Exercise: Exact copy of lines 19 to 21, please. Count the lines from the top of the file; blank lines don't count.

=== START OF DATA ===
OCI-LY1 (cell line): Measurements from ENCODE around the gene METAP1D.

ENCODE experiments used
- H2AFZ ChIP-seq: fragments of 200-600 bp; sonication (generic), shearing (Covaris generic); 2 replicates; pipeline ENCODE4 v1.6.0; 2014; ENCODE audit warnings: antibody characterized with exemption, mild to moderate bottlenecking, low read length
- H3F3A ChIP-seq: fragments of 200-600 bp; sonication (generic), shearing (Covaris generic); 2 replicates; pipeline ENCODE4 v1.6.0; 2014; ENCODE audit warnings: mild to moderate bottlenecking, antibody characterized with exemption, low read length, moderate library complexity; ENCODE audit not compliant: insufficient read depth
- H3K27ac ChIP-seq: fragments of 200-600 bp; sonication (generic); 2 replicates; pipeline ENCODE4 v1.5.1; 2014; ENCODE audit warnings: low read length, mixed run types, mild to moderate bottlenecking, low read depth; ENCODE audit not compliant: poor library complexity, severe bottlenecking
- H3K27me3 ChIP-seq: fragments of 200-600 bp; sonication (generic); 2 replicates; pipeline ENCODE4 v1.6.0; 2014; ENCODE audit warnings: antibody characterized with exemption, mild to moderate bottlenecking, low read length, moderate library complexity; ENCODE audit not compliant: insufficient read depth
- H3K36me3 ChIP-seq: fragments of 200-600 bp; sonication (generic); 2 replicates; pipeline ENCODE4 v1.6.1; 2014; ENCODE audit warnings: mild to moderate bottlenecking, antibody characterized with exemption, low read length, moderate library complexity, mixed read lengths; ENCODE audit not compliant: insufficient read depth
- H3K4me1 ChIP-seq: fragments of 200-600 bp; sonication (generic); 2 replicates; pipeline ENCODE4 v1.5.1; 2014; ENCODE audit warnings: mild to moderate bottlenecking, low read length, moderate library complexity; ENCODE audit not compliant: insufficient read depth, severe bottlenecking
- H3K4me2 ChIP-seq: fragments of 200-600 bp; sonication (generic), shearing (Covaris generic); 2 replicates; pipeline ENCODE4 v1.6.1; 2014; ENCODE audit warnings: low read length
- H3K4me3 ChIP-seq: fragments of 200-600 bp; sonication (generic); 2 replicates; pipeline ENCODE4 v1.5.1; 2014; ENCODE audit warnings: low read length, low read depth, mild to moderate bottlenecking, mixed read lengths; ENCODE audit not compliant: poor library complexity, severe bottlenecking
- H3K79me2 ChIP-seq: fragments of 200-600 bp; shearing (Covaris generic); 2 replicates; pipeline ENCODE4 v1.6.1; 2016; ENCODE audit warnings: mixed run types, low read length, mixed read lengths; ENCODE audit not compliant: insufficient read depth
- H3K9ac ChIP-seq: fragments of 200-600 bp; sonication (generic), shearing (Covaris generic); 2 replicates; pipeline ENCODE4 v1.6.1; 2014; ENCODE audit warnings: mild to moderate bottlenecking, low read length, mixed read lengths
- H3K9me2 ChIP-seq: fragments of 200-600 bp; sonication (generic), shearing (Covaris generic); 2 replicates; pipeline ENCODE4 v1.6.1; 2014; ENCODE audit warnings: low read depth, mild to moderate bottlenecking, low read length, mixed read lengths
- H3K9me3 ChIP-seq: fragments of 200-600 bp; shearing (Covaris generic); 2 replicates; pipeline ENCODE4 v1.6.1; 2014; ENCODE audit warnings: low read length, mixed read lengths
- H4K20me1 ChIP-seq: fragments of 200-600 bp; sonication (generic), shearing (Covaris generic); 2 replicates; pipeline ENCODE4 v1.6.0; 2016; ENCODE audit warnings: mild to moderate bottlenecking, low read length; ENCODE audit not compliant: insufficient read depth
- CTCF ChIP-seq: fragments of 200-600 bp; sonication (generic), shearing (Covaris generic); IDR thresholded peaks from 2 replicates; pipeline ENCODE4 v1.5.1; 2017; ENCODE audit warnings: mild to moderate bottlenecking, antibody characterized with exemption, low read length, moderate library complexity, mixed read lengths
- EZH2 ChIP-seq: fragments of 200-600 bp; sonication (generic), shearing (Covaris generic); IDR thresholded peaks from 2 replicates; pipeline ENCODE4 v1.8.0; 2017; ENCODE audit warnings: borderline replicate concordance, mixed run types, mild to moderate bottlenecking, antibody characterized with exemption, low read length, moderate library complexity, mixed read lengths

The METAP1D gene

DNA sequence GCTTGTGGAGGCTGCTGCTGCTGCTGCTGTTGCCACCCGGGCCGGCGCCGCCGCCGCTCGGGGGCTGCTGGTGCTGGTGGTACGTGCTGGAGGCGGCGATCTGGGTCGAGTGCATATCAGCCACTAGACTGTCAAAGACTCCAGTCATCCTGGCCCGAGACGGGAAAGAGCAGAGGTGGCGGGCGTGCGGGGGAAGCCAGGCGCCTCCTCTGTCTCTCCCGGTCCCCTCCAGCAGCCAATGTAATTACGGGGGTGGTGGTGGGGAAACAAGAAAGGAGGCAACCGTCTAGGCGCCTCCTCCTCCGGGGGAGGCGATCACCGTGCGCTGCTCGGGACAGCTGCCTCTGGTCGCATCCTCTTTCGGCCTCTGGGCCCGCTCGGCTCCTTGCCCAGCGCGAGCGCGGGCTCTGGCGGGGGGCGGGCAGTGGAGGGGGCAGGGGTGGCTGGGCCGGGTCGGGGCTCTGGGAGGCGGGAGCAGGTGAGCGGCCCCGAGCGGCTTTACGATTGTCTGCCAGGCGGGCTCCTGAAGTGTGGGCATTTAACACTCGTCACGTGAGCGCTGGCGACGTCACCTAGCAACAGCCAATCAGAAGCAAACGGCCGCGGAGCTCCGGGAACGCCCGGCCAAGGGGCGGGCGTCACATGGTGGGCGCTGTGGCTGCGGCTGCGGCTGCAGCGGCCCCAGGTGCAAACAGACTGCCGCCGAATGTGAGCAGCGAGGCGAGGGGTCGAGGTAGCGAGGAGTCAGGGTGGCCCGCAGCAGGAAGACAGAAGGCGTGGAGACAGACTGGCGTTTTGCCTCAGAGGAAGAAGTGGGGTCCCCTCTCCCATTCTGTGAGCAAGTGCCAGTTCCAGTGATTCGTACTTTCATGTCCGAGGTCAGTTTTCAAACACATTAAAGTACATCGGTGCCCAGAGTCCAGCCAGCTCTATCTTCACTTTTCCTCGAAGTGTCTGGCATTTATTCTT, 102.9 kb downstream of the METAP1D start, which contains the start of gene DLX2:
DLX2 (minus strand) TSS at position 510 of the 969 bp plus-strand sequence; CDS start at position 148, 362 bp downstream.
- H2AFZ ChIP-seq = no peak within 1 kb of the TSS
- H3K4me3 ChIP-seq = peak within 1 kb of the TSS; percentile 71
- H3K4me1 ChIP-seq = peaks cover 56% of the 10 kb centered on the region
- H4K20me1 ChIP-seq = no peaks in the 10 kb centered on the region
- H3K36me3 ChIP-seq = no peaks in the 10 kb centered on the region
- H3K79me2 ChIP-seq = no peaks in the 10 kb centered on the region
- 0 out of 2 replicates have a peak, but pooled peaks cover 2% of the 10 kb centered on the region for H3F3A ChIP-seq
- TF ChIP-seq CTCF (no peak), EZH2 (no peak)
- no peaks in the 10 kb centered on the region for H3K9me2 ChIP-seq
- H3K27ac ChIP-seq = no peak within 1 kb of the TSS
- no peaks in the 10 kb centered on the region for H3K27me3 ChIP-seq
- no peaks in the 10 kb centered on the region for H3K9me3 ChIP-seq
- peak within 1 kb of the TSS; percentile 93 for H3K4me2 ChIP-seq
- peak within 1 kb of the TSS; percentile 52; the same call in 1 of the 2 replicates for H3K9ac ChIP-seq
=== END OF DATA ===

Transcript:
DNA sequence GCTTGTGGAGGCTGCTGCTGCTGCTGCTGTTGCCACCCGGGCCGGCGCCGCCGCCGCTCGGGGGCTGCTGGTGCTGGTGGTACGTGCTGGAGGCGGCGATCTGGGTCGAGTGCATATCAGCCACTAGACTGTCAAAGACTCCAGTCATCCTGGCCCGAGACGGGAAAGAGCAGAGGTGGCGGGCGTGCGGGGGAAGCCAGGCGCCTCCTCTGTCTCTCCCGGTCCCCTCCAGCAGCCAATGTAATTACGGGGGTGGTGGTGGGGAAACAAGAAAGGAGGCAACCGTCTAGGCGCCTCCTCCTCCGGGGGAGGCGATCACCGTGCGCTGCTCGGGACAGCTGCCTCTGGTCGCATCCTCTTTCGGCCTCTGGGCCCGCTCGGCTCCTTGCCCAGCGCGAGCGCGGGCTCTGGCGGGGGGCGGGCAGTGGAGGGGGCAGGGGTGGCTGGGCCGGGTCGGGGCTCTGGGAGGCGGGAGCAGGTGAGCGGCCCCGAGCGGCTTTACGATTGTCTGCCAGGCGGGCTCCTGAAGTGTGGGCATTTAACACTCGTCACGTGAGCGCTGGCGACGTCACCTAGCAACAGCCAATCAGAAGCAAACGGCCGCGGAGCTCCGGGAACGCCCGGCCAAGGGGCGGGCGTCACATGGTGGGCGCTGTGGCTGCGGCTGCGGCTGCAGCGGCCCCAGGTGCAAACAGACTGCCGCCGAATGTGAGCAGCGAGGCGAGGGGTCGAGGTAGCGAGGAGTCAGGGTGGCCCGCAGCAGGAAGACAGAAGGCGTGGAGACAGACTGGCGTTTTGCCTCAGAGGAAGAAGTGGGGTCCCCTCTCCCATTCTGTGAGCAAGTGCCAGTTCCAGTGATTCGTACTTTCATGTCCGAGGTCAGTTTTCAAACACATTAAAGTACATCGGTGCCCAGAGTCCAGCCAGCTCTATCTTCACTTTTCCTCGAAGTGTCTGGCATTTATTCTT, 102.9 kb downstream of the METAP1D start, which contains the start of gene DLX2:
DLX2 (minus strand) TSS at position 510 of the 969 bp plus-strand sequence; CDS start at position 148, 362 bp downstream.
- H2AFZ ChIP-seq = no peak within 1 kb of the TSS